I loved last Easter. Don’t get me wrong, it was a shit show of epic proportions, but in the space of five days, I’d offered gruel to the sea gods, made hot cross buns, planted parsley, created a Franken-bunny-mouse-chick pom pom monster, didn’t eat a yard of cheese, Pace-egged, and held an online Dregg Race where I dressed an egg to look like Alexis Carrington circa Dynasty 1981. And while I’m not a huge fan of repetition, which granted is a little odd given I’m a folklorist, I thought I would do a quick Good Friday: Almost One Year On post. Or something.
Good Friday is the traditional day to make hot cross buns. So I did. And then hung it up in my kitchen. The whys, hows and wherefores are all here:
Good Friday: Almost One Year On and ta da! The bun is still dangles. I did think about dusting away the cobwebs, but who doesn’t like a bit of aged authenticity? I’d like to think my bun is still protecting me from evil spirits. Just obviously not spiders.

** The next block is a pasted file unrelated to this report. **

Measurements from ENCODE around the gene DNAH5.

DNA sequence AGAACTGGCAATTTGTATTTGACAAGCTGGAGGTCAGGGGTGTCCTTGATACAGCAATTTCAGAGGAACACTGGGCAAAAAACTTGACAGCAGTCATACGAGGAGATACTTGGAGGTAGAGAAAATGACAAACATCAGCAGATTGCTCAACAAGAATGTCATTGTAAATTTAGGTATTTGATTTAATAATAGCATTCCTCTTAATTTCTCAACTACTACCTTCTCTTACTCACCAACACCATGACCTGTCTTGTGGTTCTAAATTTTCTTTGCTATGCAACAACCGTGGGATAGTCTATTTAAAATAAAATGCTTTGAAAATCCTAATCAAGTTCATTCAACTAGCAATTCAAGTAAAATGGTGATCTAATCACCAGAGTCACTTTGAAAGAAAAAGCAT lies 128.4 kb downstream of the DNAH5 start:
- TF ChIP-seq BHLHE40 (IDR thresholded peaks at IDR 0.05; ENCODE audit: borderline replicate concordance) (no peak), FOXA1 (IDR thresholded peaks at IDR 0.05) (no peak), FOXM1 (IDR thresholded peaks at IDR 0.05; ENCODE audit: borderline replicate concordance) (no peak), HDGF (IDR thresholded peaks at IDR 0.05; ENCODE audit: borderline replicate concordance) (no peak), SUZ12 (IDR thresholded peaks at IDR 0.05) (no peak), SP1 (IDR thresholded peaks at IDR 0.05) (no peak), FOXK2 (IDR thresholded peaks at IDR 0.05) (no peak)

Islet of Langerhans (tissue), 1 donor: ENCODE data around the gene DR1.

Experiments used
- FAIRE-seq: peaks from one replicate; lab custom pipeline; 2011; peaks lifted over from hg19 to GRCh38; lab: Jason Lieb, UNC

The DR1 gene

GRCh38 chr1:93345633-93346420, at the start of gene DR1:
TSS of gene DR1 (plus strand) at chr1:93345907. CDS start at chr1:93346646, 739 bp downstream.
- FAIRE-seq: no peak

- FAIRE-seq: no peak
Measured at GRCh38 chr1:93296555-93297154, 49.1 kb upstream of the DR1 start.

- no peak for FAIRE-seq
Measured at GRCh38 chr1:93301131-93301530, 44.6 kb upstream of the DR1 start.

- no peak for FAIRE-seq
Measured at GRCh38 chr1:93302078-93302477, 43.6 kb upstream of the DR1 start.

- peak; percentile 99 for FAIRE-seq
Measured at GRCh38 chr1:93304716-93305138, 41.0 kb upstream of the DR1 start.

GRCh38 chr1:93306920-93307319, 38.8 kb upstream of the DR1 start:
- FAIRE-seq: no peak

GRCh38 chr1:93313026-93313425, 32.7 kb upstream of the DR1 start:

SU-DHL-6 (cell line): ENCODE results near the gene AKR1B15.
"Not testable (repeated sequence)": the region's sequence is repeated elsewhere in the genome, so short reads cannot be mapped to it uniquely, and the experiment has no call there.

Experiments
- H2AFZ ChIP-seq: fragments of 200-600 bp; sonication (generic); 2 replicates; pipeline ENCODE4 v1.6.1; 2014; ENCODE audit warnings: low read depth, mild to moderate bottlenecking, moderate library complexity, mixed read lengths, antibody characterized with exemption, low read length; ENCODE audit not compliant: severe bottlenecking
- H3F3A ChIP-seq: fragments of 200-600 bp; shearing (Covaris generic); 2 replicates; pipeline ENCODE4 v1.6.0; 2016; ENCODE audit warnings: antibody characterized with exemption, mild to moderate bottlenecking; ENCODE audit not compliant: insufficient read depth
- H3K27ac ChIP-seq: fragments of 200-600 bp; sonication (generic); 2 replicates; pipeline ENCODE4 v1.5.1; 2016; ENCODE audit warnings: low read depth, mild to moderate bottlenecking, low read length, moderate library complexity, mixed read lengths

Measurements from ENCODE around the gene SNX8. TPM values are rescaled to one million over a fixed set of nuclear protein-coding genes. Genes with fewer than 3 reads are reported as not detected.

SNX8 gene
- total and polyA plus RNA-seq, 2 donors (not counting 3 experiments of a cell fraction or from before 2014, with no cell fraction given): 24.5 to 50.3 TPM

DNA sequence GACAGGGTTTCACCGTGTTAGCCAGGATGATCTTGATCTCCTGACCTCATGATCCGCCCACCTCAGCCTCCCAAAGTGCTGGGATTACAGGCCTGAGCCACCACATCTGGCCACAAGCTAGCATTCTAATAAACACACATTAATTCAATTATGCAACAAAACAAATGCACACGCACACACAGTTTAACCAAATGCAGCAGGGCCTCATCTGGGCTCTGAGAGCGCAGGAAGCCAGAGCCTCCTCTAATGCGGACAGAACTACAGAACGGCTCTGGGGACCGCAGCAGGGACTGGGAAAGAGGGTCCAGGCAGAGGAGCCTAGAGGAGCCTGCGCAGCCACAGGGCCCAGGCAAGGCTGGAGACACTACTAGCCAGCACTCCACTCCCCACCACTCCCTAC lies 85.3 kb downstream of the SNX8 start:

The next was the parsley. Out of all of the herbs I started growing last Good Friday, the parsley is the only one that survived. However, if I’m being really honest, this is more to do with the unappetising mildew, rather than any diligent cultivation on my part. But it’s proof that I’m both witch and rogue, so it can sit on my windowsill for as long as it likes.
And now they look like this. Well, most of them:
The longest stalk is about 5ft. And there are a lot of flowers going on, so fingers crossed for some sort of crop. And if anyone has any warts they’d like cured by the furry inside of one of my pods, just let me know.
Have a lovely weekend, and may the bunny bring you lots of chocolate. Although, of course, the bunny used to be a hare. But that’s another story…
Ewart Evans, G. and Thomson, D. (1972) The Leaping Hare, London, Faber and Faber Ltd.
Vickery, R. (2019) Vickery’s Folk Flora, An A-Z of the Folklore and Uses of British and Irish Plants, London, Weidenfeld & Nicolson